To add to frustration and to pad out time playing the game, the quest locations are almost always random and very far apart. This means you spend a lot of time running from place to far away place just to kill some more things. Apparently, you can buy vehicles with the real world bought currency (more on that in a second) that make travel easier, but as a free player it was like hitting my head against a wall. Central locations have gliders you can use to fly around for some distances, but those only help so much.

Every once in a while, a story quest will pop up that takes you to a different location to do something, and these can be interesting, but it still comes to the same “kill things, defend location, collect items” stuff. Not bad, just bland.

One thing I found interesting in the game, was the way crafting materials were obtained in the game world. This was done by scanning a location with a hammer for raw materials. If you find some, you can call in a “thumper” which will come down and mine the materials you find. The thumper will attract nearby monsters’ attention though, so you have to defend it until it can finish its mining duties, and often times players will come and help you out. These are some of the only times I felt that a community was truly forming in the game, moreso even than the random and somewhat useless “world events” that pop up in the game, similar to fates from iii Final Fantasy XIV ARR.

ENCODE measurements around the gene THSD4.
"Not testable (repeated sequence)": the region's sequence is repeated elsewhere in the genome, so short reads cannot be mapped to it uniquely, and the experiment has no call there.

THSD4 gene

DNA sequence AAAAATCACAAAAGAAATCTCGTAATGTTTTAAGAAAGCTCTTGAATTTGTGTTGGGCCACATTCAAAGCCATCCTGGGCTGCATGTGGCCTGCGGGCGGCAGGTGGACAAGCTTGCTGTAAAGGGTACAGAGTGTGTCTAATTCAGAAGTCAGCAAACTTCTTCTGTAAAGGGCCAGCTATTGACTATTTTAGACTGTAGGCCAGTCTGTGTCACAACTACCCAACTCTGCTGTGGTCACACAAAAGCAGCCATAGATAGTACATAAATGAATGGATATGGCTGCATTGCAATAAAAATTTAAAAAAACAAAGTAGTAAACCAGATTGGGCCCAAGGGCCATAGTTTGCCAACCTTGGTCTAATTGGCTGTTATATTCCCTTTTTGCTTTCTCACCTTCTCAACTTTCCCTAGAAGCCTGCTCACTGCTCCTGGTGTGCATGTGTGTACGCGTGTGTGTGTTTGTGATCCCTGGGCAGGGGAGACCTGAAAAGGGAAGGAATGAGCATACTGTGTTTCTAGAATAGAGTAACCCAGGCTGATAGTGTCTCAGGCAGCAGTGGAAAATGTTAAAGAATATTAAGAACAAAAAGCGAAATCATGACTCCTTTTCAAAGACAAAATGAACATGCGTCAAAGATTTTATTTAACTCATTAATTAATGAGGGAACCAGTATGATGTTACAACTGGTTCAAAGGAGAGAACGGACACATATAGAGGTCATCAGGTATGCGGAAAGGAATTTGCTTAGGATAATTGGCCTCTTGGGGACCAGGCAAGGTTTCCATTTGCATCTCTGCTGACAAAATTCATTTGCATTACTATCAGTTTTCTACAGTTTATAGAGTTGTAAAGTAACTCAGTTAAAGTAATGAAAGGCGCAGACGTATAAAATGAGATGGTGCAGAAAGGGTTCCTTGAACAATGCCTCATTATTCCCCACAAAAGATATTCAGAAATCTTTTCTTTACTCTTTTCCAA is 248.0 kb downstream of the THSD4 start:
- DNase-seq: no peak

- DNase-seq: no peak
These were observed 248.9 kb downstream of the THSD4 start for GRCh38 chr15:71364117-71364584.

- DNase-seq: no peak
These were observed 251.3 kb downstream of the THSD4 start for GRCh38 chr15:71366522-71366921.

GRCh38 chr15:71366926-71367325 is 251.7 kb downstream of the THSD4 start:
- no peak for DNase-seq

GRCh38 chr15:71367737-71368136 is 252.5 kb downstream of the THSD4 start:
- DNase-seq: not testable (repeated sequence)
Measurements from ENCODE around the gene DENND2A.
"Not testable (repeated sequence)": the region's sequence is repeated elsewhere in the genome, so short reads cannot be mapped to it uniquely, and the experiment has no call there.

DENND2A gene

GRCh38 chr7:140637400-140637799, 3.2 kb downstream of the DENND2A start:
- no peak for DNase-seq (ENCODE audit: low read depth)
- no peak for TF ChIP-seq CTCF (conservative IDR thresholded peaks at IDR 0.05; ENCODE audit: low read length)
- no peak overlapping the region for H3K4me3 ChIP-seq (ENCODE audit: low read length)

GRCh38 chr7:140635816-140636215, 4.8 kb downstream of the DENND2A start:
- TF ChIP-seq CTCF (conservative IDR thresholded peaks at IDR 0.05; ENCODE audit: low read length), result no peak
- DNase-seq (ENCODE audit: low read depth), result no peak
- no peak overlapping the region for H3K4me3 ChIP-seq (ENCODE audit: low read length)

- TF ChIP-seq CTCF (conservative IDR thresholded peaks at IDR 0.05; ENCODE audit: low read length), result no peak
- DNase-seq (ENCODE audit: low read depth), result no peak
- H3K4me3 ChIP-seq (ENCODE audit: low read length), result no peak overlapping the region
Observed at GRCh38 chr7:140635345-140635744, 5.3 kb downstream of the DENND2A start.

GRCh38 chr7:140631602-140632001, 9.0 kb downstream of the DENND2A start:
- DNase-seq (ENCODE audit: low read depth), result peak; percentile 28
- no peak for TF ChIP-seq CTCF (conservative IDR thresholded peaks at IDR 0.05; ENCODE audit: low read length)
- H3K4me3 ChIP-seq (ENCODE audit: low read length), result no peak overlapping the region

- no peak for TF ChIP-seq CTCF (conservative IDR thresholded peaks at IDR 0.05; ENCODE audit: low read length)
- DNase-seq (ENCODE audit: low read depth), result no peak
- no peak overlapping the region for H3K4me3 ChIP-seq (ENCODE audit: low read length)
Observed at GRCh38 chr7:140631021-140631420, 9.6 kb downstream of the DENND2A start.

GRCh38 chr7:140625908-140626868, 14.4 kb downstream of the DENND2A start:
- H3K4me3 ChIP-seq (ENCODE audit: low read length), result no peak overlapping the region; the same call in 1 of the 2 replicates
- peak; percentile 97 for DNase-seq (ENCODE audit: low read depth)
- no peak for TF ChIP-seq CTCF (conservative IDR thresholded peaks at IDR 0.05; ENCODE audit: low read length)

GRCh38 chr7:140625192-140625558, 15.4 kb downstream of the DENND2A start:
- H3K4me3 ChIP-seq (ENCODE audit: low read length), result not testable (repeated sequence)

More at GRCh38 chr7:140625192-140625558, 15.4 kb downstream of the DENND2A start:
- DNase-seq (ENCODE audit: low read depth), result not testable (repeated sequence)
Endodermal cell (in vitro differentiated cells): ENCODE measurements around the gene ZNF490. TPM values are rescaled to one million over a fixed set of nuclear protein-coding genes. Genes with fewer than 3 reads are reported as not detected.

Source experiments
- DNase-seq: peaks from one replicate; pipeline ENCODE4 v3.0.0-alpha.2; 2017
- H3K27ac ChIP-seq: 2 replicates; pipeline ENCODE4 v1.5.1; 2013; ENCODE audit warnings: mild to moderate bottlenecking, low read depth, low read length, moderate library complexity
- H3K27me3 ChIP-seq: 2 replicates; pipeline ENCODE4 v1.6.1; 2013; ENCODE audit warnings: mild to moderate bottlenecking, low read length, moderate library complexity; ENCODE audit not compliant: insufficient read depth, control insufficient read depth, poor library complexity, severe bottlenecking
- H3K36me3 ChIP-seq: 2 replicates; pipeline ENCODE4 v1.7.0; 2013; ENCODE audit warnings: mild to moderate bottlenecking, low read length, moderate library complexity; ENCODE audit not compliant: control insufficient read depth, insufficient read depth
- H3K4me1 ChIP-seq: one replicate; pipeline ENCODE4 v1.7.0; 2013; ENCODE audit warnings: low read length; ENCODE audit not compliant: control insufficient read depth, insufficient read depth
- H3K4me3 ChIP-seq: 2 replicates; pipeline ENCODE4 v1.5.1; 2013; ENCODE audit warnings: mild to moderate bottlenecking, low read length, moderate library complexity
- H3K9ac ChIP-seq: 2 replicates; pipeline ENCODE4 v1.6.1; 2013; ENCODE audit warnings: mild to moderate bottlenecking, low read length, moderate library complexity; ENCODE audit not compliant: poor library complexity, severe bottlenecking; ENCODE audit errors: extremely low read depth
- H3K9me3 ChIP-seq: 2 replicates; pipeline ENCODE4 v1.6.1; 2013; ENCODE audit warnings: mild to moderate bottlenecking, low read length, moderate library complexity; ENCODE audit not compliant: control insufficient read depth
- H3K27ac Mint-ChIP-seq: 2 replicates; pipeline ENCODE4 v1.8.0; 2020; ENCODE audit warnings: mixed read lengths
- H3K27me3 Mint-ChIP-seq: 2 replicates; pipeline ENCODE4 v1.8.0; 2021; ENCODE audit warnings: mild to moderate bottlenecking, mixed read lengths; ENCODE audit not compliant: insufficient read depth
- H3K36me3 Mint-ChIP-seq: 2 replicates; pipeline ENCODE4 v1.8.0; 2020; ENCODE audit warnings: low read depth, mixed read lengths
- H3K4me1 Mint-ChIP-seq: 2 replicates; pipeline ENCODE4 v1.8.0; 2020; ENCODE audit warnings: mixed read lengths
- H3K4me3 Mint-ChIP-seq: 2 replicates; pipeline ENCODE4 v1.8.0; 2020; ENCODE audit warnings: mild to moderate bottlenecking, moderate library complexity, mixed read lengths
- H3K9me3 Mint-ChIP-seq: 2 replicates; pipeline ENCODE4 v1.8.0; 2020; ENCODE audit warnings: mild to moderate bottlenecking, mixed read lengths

It’s more interesting than crafting, anyway, which simply comes down to drop materials in a thing and watch them come out as stuff. You can research new blueprints that act as basic tech trees, but honestly it’s not worth delving into on here, it’s all still pretty bland and exactly what you’d expect.

One last thing I feel the need to touch on is the currency real-world money gets you in the game. The currency is what they call “red beans.” What’s kind of interesting is the fact that red beans can be bought using in game currency if you have enough of it. There are three main “types” of currency in the game: crystite (which is gained through gameplay), credits (bought by spending 25 crystite per credit. It’s used for trading house transactions and buying red beans in-game) and red beans (which can be bought with real money, and spent on new classes and other pay-worthy stuff).

As of my last playing the game, the exchange rate was about 100 credits to 1 red bean. This means, theoretically, you can get the new classes and subscription benefits without ever paying money, but it would take a very long time, definitely a lot longer than I would be wanting to put into it. There are also other minor currencies like vouchers to buy health pots and base weapons at vendors, but the crystite -> credit -> red bean system forms the crux of the economy.

Now, the first part of my long, long vision quest to play a ton of free to play MMOs is over, and I will move on to different and (hopefully) better thingsiv. Did I like Firefall though? Not particularly. It’s obtuse, bland, and generally not a whole lot of fun to play right now. On a good computer the world looks nice, but it just simply isn’t a whole lot of fun to explore, and it definitely doesn’t give you enough incentive to explore it v.

A year down the line, after it takes care of it’s launch bugs and adds some content I think there could be a game worth checking out here. Also, keep in mind I’m only looking at the early game content to get a feel for these games. The end game could be a blast so really it’s up to you to see if you want to play it for yourself. Even for a free game, personally, I cant imagine wanting to return anytime soon.